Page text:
Cortney Lake's father puts up tombstone 'for a grave yet to be dug'
Headstone serves as a memorial in Lake's hometown of St. Lawrence
A large circle of black granite now stands in a St. Lawrence cemetery, on a hill among other tombstones that serve as memorials for the buried remains of loved ones, now gone.
But this one is different.
It's arbitrary — there's no one beneath it.
Nobody knows where Cortney Lake's final resting place is, and the search efforts have grown cold.
"I looked towards the clouds today and for a moment saw your face," reads the first line of an engraved poem on the tombstone.
Save for photographs, her family hasn't seen her face since June 7, 2017. Lake's father recently erected this monument to her in their hometown on Newfoundland's Burin Peninsula, where she spent her childhood years.
"A beautiful stone for a grave yet to be dug," said Lake's aunt, Glenda Power.
Her father hasn't spoken to the media since his daughter disappeared.
Police believe Lake was murdered by her ex-boyfriend, Philip Smith, who later killed himself and left behind no clues. Police searches have turned up nothing, and more than 100 searches organized by the family around the Avalon Peninsula found little trace of the 24-year-old mother of one.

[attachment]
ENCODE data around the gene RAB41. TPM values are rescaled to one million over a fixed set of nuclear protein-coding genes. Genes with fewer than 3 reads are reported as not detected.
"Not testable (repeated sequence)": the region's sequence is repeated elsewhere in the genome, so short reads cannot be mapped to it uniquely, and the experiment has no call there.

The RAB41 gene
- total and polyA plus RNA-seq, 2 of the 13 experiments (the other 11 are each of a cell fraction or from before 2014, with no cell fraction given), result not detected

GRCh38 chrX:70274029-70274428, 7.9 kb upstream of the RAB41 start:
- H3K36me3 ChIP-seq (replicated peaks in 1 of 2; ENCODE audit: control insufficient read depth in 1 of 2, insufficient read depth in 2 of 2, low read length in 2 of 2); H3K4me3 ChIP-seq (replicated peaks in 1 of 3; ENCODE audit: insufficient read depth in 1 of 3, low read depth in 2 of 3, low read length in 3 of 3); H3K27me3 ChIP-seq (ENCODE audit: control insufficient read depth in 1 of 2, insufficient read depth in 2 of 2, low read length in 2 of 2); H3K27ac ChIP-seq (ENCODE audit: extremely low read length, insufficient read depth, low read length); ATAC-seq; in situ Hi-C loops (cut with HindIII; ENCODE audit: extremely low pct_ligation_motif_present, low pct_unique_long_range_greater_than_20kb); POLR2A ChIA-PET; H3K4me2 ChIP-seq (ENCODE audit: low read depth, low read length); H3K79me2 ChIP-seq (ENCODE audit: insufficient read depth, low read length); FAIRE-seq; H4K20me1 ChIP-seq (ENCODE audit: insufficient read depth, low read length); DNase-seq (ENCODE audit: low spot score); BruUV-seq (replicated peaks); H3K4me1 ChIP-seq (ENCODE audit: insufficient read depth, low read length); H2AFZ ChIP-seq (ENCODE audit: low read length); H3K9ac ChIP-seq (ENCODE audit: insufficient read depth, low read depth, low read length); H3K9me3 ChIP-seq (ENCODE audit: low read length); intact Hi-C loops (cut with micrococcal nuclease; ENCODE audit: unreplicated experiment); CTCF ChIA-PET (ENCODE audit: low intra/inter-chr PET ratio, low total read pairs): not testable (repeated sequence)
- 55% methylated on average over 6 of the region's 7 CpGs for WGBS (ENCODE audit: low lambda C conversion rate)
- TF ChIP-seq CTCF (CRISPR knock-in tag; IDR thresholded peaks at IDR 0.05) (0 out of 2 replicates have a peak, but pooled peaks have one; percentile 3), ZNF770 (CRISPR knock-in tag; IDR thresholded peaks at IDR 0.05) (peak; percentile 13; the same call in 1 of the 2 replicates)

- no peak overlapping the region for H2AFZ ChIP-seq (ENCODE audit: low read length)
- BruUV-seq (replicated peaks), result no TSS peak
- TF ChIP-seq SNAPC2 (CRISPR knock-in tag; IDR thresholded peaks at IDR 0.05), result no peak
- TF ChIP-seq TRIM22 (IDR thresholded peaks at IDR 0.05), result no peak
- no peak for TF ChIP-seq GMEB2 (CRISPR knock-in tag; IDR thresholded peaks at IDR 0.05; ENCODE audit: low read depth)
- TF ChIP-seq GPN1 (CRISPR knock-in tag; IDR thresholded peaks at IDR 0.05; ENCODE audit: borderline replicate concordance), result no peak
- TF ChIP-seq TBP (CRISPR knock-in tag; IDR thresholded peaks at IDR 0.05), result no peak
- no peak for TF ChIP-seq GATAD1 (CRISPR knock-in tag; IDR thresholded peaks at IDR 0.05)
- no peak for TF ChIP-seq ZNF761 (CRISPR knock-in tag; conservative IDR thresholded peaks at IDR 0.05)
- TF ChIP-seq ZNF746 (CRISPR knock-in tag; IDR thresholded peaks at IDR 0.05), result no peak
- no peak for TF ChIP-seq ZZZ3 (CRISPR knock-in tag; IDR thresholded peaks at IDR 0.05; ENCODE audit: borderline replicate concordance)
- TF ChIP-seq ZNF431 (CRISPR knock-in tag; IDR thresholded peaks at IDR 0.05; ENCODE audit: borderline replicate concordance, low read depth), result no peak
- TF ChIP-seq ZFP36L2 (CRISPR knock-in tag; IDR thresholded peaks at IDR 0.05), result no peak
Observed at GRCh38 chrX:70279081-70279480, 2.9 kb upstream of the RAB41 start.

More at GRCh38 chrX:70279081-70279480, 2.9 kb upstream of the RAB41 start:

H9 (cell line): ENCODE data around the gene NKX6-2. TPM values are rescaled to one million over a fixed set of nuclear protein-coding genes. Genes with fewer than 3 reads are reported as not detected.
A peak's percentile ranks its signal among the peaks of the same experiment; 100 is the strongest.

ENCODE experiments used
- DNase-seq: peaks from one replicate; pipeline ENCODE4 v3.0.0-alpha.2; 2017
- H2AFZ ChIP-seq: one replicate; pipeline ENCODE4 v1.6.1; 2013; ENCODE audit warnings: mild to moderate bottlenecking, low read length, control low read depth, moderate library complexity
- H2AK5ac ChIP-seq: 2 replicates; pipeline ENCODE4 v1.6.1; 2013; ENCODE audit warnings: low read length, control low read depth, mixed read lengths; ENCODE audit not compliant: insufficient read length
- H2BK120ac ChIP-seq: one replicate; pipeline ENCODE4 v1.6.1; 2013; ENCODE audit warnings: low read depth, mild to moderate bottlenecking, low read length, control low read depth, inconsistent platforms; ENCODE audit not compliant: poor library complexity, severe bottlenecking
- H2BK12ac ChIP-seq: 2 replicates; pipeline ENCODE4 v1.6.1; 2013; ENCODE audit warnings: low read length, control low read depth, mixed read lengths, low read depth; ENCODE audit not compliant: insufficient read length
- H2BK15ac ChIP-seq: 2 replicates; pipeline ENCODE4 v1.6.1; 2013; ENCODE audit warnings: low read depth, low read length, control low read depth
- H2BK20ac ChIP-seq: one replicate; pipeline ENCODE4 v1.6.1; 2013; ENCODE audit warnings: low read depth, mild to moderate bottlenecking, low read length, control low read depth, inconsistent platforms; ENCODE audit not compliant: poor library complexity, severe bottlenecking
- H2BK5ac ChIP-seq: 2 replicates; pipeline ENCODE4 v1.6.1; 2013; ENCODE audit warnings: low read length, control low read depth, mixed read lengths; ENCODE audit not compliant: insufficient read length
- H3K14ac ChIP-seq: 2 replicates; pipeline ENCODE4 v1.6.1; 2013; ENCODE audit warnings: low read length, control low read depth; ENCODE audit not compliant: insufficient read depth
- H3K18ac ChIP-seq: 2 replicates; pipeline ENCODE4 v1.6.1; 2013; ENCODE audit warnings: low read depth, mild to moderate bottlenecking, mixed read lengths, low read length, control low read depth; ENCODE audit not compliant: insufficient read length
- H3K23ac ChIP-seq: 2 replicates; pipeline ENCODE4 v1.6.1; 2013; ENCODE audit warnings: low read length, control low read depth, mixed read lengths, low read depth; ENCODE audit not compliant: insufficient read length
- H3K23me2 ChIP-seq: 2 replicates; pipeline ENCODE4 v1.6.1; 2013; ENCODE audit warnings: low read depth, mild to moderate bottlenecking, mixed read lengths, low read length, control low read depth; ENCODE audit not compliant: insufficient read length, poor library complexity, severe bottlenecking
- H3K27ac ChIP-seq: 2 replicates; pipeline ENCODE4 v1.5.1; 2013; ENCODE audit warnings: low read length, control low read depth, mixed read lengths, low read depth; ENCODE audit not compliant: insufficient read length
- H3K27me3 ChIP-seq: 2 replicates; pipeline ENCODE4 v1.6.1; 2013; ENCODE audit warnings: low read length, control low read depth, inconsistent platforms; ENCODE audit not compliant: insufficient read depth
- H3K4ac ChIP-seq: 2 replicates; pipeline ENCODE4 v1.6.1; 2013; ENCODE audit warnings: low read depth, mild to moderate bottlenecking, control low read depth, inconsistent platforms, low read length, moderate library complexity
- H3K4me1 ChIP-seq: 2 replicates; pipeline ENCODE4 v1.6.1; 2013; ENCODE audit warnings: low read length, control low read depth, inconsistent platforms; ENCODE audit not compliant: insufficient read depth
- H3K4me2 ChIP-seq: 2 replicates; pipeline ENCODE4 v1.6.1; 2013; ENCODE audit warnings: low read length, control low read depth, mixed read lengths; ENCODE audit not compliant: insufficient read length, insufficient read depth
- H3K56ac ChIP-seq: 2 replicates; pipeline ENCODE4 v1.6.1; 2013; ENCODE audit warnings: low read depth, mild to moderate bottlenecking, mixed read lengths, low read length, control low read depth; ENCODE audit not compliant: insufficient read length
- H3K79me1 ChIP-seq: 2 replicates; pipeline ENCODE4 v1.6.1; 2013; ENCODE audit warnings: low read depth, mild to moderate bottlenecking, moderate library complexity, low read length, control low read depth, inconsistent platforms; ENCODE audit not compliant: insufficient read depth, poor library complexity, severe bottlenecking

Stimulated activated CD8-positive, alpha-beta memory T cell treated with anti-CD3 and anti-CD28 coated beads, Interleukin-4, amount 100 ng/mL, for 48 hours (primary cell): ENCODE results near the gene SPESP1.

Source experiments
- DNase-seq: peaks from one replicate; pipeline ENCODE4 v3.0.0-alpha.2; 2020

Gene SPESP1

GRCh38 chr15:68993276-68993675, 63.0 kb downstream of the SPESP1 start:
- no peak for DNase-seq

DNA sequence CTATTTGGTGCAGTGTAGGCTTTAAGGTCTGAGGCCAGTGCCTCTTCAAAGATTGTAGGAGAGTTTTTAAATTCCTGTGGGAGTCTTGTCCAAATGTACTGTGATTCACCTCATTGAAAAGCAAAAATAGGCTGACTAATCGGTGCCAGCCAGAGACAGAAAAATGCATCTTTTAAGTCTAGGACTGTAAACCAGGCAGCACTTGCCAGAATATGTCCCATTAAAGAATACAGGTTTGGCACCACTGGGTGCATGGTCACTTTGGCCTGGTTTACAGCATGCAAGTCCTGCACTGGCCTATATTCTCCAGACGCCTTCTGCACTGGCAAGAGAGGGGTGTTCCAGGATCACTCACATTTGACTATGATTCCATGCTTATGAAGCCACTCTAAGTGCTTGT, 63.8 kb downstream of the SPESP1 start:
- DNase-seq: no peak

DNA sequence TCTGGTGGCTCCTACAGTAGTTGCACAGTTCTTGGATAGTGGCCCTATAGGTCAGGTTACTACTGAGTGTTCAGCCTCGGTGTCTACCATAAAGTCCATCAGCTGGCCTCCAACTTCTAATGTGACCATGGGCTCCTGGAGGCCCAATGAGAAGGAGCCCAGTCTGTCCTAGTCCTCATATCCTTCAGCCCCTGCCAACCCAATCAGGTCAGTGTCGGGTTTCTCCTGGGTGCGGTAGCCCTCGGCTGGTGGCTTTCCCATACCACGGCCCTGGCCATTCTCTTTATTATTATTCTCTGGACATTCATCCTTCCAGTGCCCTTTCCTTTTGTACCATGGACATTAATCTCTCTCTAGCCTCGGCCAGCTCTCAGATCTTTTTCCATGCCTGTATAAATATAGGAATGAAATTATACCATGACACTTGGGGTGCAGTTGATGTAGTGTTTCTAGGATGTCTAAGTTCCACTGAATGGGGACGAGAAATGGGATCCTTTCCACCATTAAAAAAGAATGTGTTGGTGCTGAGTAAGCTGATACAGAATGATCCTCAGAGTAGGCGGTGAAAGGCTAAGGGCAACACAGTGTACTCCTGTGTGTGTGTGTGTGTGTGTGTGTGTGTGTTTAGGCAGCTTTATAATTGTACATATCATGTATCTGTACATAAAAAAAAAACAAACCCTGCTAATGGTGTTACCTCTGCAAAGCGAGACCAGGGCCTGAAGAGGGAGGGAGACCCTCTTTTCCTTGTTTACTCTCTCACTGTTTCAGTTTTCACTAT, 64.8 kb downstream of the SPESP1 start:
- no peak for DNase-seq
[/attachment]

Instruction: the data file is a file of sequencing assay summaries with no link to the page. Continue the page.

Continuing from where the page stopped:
The grief has struck each family member in different ways, Power said.
"Every day when I drive to work, I'm looking on the side of the road and looking through the woods and thinking, 'Did we do enough? Did we search enough? Did we go everywhere we should have went to look?' And that still haunts me."
Some family members aren't ready to stand next to a grave without her remains beneath it, but others are happy to have a place to get together and concentrate their feelings toward.
"It was the right decision by Sean and many members of our family now feel that at least we have a place to go and lay flowers. A place we can go and there's a focal point for the grief."
Since Smith's death, police have said he was their only suspect. The family has always felt there's more information out there.
"We still hold the belief that someone out there knows something about the location of Cortney's remains," Power said.
"And I would just ask that person to look at the picture of Cortney's headstone and think about the grief that is held by this family, her loved ones, her friends, and do the right thing. It's never too late to do the right thing."